NEW YORK (AP) — Barbara Cook has won a Tony Award, a Grammy and she's a Kennedy Center honoree. But the thing she seems most pleased about these days is her latest title — author.
The 88-year-old singer, whose buttery soprano enlivened Broadway originals such as "The Music Man," ''She Loves Me" and "Carousel," has written the memoir "Then & Now" and hasn't really gotten over it.
"So I guess I've written a book, haven't I?" she said by phone. "It's made me feel that I can do anything if I try. If I can write a book, then I can do anything."
The memoir is an often frank look at her grim childhood in Atlanta, her triumphs and failures onstage, her affairs and battles with panic attacks, weight gain and alcoholism.
"I just sat down and wrote straight from the gut," she said. "Why do it if you're not going to be honest?"
The bright lights of Broadway seemed very far away when Cook was young. Her baby sister died of pneumonia when she was 3 and her father left when she was 6. She was raised by her far-too-clingy mother, who blamed young Barbara for both the death and the abandonment.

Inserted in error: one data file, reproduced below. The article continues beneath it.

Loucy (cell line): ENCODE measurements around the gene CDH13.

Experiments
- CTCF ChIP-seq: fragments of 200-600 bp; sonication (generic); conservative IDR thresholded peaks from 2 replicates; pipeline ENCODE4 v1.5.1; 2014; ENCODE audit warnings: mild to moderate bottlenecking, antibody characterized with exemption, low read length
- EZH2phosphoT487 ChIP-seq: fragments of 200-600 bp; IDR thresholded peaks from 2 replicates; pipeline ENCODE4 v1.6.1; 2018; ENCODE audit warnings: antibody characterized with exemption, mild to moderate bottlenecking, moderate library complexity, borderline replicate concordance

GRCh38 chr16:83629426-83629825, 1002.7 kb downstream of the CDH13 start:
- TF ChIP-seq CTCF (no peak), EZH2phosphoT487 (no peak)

"If I had to give a color to my life during the years before my daddy left, it would all be a golden sunny yellow. After he walked out it changed to a heavy, dull gray," she writes in the book.
Cook made it to Broadway and became one of the leading ingenues of the 1950s. She married and had a baby, divorced and struggled with her inner demons before reinventing herself as an in-demand solo artist, often tackling Stephen Sondheim songs.
The book contains Cook's impressions of such luminaries as Elaine Stritch, Hal Prince and Leonard Bernstein, and also describes her hitting rock bottom as a drunk: "I was so broke that I was stealing food from the supermarket by slipping sandwich meat in my coat pocket."
One strong theme emerges: While Cook frequently turns to men — whether collaborators or lovers — it "turns out I was stronger than all of them put together, only I didn't know it at the time."
Cook said she resisted writing her life story for a long time but realized that lately she had been peppering her solo shows with stories from her past and realized her journey might give some inspiration.
"It occurred to me I have had many ups and downs in my life and maybe if someone came to this book with an open mind, if they were in need of help, that they might find some help there. They might see that it was possible to go through difficult times and come out the other end."
She dedicated the book to her son, Adam. "Of all the people I've loved in my life, I've loved him more, I think," she said. "He has read the book now and he just says, 'This is wrong' or 'That is wrong.' I told him to write his own book."
Mark Kennedy is at http://twitter.com/KennedyTwits